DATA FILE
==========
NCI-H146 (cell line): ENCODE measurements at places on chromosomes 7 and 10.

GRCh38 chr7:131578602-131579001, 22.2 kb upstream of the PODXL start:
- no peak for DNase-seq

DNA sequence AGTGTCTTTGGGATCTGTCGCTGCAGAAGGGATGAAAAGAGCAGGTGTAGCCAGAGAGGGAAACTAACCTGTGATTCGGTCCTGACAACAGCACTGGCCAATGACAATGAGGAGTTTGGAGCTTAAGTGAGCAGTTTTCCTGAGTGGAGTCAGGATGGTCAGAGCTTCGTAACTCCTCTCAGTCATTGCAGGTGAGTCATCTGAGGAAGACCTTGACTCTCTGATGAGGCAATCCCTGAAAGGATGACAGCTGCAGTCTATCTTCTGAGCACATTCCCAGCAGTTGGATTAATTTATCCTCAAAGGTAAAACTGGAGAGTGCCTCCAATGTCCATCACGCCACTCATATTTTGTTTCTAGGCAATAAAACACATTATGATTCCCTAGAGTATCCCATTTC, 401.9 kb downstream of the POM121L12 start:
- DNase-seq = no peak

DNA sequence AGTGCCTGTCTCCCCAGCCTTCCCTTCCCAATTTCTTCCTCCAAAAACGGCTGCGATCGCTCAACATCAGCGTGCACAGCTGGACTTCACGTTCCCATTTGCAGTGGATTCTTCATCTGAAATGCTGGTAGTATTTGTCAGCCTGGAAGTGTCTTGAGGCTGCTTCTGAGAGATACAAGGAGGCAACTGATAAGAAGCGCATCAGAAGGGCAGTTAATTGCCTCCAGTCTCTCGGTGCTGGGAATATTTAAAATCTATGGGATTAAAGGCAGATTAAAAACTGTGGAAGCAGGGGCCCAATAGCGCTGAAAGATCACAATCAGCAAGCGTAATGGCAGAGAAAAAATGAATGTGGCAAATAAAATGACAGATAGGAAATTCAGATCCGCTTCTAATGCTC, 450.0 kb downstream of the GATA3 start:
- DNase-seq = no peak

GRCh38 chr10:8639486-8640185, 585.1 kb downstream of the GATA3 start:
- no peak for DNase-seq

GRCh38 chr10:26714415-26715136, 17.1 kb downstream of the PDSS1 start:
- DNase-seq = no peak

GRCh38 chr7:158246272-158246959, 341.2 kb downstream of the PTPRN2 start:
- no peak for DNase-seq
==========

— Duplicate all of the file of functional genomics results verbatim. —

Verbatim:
NCI-H146 (cell line): ENCODE measurements at places on chromosomes 7 and 10.

GRCh38 chr7:131578602-131579001, 22.2 kb upstream of the PODXL start:
- no peak for DNase-seq

DNA sequence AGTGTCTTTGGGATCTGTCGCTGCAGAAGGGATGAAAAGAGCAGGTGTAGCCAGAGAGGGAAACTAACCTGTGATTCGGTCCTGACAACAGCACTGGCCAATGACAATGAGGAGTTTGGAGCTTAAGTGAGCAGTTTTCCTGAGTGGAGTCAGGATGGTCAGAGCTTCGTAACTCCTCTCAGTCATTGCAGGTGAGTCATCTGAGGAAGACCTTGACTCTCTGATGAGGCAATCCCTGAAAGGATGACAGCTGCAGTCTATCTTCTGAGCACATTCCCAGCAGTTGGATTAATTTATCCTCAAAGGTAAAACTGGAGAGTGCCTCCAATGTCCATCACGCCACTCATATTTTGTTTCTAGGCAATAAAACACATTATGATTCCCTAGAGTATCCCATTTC, 401.9 kb downstream of the POM121L12 start:
- DNase-seq = no peak

DNA sequence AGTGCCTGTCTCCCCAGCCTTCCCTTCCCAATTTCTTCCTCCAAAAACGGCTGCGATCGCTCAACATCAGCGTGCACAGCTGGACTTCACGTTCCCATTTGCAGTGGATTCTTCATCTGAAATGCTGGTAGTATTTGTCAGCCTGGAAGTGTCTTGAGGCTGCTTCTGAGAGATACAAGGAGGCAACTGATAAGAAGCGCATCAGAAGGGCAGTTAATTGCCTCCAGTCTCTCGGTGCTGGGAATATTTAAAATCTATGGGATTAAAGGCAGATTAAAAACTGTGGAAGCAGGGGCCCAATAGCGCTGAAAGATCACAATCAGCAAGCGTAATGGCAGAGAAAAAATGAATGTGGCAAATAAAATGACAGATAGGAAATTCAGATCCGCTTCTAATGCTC, 450.0 kb downstream of the GATA3 start:
- DNase-seq = no peak

GRCh38 chr10:8639486-8640185, 585.1 kb downstream of the GATA3 start:
- no peak for DNase-seq

GRCh38 chr10:26714415-26715136, 17.1 kb downstream of the PDSS1 start:
- DNase-seq = no peak

GRCh38 chr7:158246272-158246959, 341.2 kb downstream of the PTPRN2 start:
- no peak for DNase-seq